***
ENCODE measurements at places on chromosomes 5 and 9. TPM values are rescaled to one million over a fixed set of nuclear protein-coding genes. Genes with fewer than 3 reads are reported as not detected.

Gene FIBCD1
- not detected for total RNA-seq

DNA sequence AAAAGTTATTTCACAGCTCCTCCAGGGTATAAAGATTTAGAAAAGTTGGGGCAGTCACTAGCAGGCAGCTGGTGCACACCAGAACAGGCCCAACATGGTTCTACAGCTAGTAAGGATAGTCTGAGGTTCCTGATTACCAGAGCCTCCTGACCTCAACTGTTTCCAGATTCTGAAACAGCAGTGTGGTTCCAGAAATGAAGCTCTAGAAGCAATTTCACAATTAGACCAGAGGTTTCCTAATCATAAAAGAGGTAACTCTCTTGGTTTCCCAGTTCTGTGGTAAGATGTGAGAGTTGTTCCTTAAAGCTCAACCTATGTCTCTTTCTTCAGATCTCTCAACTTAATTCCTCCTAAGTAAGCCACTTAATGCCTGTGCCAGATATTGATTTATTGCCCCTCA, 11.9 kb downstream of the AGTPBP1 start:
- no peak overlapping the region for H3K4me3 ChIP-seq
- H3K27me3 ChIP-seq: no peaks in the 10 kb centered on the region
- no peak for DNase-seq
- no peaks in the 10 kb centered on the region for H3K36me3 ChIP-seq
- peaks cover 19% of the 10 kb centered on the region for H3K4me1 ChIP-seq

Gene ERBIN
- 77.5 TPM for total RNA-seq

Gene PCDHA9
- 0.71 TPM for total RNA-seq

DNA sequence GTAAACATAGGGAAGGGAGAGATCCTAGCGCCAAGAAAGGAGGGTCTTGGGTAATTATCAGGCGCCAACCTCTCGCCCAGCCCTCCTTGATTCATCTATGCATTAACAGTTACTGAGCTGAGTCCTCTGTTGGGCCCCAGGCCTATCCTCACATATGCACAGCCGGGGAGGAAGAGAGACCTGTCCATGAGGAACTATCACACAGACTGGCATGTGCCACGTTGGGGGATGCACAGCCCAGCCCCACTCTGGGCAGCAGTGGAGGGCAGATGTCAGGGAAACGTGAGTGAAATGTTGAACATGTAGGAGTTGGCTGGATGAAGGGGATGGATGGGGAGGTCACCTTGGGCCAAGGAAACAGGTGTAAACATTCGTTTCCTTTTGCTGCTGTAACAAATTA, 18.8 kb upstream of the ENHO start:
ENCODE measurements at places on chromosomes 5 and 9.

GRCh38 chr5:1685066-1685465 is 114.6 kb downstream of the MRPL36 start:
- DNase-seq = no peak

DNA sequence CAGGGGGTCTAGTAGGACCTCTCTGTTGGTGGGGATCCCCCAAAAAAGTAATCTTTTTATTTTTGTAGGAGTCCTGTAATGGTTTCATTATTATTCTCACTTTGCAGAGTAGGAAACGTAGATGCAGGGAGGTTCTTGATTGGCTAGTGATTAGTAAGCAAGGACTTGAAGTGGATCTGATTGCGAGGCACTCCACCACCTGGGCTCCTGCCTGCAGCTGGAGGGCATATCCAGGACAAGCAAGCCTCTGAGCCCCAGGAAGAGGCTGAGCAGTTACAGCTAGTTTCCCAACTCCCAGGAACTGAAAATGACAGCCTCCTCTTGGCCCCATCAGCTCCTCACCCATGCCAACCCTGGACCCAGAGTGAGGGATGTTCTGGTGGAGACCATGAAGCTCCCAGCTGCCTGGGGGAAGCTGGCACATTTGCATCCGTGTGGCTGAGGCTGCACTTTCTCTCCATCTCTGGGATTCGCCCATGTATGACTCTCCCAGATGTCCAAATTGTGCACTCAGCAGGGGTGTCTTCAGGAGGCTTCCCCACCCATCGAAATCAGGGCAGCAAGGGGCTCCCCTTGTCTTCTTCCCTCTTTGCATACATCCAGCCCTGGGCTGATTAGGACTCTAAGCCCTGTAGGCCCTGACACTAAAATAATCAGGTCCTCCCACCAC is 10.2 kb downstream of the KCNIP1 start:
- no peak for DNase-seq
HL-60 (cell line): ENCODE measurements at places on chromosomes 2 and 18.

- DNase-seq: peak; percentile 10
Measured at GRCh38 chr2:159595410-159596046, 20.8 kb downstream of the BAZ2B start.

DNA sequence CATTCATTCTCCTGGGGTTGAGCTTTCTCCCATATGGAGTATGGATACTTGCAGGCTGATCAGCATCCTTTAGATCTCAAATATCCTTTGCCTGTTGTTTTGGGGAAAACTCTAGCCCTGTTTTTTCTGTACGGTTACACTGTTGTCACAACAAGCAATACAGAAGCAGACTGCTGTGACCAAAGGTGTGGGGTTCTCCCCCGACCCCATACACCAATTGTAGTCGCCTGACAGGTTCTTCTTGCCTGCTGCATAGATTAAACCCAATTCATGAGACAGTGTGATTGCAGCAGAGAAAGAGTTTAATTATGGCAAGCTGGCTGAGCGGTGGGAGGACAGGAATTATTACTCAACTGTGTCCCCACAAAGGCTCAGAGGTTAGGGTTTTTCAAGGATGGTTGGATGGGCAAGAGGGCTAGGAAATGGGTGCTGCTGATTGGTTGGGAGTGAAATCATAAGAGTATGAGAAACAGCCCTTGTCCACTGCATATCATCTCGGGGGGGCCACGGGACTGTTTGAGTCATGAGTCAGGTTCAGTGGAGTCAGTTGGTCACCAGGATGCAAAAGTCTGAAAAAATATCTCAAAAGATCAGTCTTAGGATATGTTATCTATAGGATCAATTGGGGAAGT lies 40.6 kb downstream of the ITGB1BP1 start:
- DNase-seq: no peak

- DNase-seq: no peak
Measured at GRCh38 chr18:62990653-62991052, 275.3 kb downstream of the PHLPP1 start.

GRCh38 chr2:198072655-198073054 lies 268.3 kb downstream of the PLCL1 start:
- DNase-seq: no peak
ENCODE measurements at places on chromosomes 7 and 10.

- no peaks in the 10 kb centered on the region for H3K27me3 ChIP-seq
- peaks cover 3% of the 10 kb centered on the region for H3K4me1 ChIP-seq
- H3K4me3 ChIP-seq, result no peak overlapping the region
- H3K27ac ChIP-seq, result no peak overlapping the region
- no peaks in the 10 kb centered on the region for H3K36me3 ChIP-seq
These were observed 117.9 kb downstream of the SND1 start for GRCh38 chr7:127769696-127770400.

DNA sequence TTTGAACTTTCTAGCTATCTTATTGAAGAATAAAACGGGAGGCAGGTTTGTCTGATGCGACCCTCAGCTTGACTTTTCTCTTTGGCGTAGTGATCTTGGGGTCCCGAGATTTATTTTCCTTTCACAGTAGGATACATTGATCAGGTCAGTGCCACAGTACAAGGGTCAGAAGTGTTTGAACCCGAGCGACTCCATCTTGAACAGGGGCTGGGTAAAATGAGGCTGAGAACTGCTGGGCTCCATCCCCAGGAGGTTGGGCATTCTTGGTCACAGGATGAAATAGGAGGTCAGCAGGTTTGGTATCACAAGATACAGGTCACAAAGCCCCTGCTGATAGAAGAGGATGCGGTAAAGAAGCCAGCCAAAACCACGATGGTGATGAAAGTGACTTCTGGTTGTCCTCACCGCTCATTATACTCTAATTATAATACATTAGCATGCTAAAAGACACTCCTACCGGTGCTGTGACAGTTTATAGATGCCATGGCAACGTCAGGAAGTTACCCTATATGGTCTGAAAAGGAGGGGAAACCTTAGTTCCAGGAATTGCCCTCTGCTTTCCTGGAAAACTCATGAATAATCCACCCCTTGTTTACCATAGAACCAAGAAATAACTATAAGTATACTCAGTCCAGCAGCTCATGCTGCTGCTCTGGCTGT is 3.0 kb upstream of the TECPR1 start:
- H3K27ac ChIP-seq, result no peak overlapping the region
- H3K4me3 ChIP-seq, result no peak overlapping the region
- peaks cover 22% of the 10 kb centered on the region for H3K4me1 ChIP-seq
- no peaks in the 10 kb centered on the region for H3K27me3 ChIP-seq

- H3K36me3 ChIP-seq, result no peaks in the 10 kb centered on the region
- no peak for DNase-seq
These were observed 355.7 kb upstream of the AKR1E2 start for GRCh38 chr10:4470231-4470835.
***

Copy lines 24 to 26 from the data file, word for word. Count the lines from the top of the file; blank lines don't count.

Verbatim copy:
- DNase-seq: no peak

- DNase-seq: no peak
Measured at GRCh38 chr18:62990653-62991052, 275.3 kb downstream of the PHLPP1 start.